For example, we have observed significant uncertainty around crediting for nature-based projects. We note that for many AFOLU projects there is a discrepancy between the number of projected credits (ex-ante) in Project Design Documents and the credits that are eventually issued. We have noted that for many ARR projects, projected emission reductions (e.g. ex-ante figures in PDDs) are greater than the quantity of verified and issued credits. For REDD+, the picture is mixed: we have observed that quantities of issued credits can be both greater or significantly fewer than projected.

Furthermore, changes in environmental policy are unpredictable and pose an additional risk. Two recent examples of such changes which are likely to hinder projects’ credit issuances are the moratorium on REDD+ projects in Papua New Guinea as well as the halt in issuances in Indonesia.

We therefore recommend that (in addition to the buffer pool contribution) up to 20% of PCUs should not be sold, to mitigate underperformance risk. Two additional benefits of this conservative approach are that it would (i) ensure at least an element of ‘results-based payment’ for project developers, and (ii) ensure that they can realise the full value of future credit issuances through the primary markets, ensuring ongoing financial flows which may be needed in order to keep project activities running throughout the project’s lifespan.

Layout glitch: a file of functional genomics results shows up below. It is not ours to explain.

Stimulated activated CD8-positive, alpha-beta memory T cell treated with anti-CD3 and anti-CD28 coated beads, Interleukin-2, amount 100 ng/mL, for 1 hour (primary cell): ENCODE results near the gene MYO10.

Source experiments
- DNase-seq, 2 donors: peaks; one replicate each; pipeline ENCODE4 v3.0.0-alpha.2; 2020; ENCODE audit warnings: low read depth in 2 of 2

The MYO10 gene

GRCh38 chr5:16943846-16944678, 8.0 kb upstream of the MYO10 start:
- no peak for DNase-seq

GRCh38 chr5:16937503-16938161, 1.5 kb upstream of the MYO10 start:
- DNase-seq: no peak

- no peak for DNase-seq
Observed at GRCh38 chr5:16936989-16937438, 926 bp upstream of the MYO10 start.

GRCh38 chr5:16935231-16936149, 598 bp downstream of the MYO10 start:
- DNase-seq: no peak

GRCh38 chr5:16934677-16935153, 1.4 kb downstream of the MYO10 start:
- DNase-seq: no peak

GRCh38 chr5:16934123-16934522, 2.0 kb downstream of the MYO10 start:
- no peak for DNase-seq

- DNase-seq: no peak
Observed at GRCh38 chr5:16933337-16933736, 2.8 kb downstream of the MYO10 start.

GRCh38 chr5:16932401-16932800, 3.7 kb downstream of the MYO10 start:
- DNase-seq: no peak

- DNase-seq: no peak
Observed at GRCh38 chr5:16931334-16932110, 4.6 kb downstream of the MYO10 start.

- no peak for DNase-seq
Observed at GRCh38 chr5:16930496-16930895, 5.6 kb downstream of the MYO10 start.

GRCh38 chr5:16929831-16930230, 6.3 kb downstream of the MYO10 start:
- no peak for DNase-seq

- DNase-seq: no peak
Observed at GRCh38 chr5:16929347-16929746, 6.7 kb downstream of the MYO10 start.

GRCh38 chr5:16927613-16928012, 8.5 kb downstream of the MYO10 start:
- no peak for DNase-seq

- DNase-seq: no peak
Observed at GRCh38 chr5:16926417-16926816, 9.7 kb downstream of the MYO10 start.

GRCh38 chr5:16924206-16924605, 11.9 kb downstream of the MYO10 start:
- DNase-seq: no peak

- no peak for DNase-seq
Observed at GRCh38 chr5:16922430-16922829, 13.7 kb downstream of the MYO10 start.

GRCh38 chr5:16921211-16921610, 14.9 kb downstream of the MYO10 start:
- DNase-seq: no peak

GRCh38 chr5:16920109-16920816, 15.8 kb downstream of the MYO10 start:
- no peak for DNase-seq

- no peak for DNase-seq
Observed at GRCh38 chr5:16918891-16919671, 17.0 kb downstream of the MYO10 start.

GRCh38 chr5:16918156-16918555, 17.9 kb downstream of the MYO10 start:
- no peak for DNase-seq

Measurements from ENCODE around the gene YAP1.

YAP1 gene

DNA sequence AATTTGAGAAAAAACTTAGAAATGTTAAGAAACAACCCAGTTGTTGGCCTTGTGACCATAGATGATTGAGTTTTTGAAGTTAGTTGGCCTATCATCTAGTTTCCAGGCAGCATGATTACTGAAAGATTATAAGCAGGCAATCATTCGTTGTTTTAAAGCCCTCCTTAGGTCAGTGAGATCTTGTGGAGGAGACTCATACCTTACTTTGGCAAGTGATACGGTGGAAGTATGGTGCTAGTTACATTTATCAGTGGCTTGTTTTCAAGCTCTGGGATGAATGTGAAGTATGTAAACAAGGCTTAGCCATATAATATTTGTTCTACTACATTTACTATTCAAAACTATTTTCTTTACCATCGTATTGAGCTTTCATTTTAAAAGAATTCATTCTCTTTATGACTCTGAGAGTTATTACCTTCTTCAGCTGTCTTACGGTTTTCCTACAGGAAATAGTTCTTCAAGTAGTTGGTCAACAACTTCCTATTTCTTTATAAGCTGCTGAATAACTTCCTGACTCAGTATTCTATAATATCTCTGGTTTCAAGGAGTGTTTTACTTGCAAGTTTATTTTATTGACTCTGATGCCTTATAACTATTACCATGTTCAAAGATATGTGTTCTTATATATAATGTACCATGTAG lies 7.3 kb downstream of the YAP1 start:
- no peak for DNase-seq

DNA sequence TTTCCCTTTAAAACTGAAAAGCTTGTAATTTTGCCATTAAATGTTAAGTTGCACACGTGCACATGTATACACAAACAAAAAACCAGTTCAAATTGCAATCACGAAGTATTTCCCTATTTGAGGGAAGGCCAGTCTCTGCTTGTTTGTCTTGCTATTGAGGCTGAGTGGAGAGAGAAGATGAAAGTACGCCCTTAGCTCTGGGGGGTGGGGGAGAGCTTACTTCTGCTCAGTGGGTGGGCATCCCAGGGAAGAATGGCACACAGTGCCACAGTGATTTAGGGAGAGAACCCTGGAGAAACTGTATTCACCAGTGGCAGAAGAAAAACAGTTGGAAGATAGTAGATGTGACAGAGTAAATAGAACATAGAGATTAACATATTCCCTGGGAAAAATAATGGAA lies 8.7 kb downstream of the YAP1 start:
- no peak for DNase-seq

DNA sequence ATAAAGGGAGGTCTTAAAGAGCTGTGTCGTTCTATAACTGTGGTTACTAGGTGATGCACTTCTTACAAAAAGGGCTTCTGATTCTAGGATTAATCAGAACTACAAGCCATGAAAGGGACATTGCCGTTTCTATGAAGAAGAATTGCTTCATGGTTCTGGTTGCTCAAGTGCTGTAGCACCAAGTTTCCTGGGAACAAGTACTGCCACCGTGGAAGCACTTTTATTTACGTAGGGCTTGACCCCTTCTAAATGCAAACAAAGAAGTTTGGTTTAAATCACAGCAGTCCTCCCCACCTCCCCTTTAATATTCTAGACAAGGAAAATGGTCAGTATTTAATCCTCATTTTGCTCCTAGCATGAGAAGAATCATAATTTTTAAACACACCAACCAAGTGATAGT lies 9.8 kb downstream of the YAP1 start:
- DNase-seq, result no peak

3. The proposed maximum PCU assignment period for NCS sequestration (removal) projects, including afforestation/reforestation projects, is 40 years. Do you agree with this timeframe for NCS removal projects? If not, do you think a longer timeframe (e.g., 60 years) or a shorter timeframe (e.g., 20 years) would be more appropriate? Kindly provide your rationale. 

While we are open to alternative views on this topic, we see risk in allowing for such long maximum PCU assignment periods.